First, a confession. Following a fairly good attendance record at Made in Oregon last week, I saw only one third of the Big Weekend. Made it to Day One, but had a migraine the next day and a family thing the day after that. So I was MIA for most of the Festival, which included missing my beloved site-specific pieces, curated by the debonair Tim DuRoche.
But oh that first day! Arrived at 3:45 on a hot Friday afternoon to find a large crowd swelling on the Eleventh Ave, outside the Armory doors. Clearly it was a smart move to launch the weekend with the latest opus of A-Gay Extraordinaire Marc Acito. Minutes later the theater was jammed with theatergoers all a-titter and no doubt a-twitter to be in on the fun escapade.
And the play, Birds of a Feather, delivered big time. Marc can pack more laughs into a square centimeter of time than any writer I know. The audience shrieked, chortled, guffawed and otherwise cachinnated throughout the play, and many of them, including myself, where surprisingly touched by the ending.
Marc has work to do, of course (hello, that’s the whole idea of the Festival), but there’s a good commercial play in there that some smart theater is going to make a killing on.
The evening showing proved the record attendance of the afternoon was no fluke. Surely it was a record-buster for JAW, with most of the floor filled and the balcony open as well. The attraction? Naomi Iizuka’s fascinating new mystery, Concerning Strange Devices from the Distant West, a mind-bending puzzler rich in language and imagery both. What I love about Naomi’s writing is that her visual sense is wholly integrated into her storytelling; they are inseparable. All of which makes her work theater in the purest sense of the word – unlike a film or other finished medium, her work is evanescent, and can only exist in the performed moment. When this play is produced at Berkeley Rep next season and directed by Les Waters (who also did the reading here), it’s going to be eye-popping. I plan to make the trek down to see it for sure.
Also I want to mention that the two Promising Playwright curtain raisers I saw – Freefall by Daniel Felder and Open the Box by Robyn Pritzker – were outstanding. Breathtaking, really. Enough to convince you that the next generation has plenty to say to us.
Judging from Friday’s start to the Big Weekend, JAW 2009 was well on its way to being a high watermark for the 11-year-old event. Here’s what I can tell you about the rest of the offerings:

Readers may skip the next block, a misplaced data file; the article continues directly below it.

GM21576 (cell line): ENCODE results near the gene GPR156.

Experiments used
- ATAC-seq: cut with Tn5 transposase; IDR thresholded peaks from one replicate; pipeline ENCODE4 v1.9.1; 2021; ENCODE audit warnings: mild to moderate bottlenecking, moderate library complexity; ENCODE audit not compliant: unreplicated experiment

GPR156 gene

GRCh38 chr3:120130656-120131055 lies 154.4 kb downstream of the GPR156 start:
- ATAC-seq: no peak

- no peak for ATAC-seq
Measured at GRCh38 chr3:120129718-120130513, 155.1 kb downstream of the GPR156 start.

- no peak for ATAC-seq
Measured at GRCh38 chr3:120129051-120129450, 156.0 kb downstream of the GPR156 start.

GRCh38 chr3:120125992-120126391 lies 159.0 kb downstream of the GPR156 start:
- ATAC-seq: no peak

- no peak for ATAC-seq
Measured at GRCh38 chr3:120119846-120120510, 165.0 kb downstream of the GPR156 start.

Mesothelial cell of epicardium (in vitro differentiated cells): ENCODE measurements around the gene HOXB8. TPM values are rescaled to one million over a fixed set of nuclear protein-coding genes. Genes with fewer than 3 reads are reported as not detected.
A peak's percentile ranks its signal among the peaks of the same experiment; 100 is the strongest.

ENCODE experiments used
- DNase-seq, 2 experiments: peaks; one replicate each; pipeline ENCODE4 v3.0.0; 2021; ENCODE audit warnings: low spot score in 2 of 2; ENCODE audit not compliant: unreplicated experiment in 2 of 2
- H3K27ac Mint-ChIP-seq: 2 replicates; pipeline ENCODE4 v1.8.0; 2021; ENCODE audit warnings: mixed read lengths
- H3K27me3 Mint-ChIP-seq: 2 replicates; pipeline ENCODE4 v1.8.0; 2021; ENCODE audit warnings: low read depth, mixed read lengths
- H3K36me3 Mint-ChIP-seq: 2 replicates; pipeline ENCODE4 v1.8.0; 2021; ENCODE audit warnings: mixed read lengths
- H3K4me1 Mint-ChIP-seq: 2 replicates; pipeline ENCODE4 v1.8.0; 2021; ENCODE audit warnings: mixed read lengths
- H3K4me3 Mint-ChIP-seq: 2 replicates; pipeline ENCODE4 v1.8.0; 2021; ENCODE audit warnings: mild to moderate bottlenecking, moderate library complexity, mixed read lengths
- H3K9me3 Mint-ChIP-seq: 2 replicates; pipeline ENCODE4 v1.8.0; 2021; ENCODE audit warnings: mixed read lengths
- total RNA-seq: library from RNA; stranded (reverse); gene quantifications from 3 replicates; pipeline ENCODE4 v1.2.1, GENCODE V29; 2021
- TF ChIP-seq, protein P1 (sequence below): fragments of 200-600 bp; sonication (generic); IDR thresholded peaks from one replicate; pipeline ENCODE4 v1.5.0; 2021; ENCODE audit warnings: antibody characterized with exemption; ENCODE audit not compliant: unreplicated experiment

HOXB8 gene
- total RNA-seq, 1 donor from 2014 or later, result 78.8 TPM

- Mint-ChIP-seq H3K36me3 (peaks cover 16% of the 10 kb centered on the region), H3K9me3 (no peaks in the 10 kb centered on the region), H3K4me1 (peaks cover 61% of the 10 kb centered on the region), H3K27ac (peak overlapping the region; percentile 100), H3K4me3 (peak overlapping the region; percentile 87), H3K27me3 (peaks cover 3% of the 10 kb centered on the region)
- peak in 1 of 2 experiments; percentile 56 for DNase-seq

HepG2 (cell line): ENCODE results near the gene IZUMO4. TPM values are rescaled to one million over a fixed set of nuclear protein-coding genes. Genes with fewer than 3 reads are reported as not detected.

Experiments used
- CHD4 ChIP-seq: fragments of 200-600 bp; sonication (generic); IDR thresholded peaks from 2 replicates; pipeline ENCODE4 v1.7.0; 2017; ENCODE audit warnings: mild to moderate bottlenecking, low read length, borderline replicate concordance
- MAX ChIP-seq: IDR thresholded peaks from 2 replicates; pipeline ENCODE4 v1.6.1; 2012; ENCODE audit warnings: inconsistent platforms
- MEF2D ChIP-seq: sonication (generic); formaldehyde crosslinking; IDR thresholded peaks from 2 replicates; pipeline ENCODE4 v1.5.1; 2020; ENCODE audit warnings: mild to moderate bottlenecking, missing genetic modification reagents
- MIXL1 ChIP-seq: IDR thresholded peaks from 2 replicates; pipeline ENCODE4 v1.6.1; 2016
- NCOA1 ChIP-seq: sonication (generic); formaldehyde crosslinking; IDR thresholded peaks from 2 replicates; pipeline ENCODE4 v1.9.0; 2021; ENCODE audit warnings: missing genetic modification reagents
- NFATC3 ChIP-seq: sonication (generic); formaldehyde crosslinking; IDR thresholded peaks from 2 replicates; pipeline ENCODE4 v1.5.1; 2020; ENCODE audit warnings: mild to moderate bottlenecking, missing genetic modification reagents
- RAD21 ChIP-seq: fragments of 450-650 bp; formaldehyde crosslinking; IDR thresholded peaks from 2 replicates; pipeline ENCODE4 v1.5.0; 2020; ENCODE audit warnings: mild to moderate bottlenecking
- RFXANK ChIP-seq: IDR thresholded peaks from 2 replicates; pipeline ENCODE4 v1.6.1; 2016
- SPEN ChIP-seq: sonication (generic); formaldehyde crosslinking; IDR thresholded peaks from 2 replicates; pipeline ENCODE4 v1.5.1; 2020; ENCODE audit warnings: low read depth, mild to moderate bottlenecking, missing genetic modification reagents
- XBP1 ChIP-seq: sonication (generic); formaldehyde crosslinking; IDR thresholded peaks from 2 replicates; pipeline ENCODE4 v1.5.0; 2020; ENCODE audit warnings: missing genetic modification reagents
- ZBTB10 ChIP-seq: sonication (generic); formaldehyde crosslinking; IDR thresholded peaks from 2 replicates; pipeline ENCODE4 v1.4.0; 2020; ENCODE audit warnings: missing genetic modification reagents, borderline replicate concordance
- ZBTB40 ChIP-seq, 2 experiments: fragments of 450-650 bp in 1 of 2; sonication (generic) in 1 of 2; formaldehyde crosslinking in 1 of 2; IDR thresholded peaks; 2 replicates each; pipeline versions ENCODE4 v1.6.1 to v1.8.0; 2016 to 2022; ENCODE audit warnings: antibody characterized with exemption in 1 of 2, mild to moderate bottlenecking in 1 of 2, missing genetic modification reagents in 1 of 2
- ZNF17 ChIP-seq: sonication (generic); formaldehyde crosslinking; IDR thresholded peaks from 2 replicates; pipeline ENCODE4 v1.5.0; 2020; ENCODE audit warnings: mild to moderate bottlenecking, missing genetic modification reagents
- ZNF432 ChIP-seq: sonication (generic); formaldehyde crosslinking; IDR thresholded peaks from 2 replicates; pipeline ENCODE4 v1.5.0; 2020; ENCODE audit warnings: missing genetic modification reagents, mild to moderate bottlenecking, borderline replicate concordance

Jordan Harrison, author of Act a Lady, brought his new play about a book-free dystopic society entitled Futura. Of course I’m partial to a play that begins with a lecture about typefaces! Jordan is one of the nation’s most dazzling writers, and someone will be snapping up this play soon.
Will Eno’s work has been striking a resonant chord in Portland for years now, but this new piece – Middletown – just might be his masterpiece. Imagine a fractured, funny, disturbing update of Our Town for this unsettled era we’re living through. Somehow Mr. Eno has written a play that manages to be a cry of existential dread and yet somehow remind you how lucky you are to be here.
You may know Stephanie Timm from the body of exciting work she’s already written for Seattle’s stages; now she’s a graduate playwriting student at UCSD, where she works with – guess who – Naomi. According to one source, her play On the Nature of Dust was “the hit of the festival” – but I must tell you that someone or other told me that about each of the six plays! Kimberly Rosenstock’s remarkable play 99 Ways To Fuck a Swan closed the Festival; Kimberly’s currently at Yale studying with Paula Vogel, who recommended her to JAW. From all accounts expect to hear much more about Mlle. Rosenstock in the near future. Along with this play of hers.
If you have comments to add about these scripts or any other aspect of the Festival – such as the star-studded panel on commissioning, and the site-specific pieces – please add them here. I’d love to hear what you thought.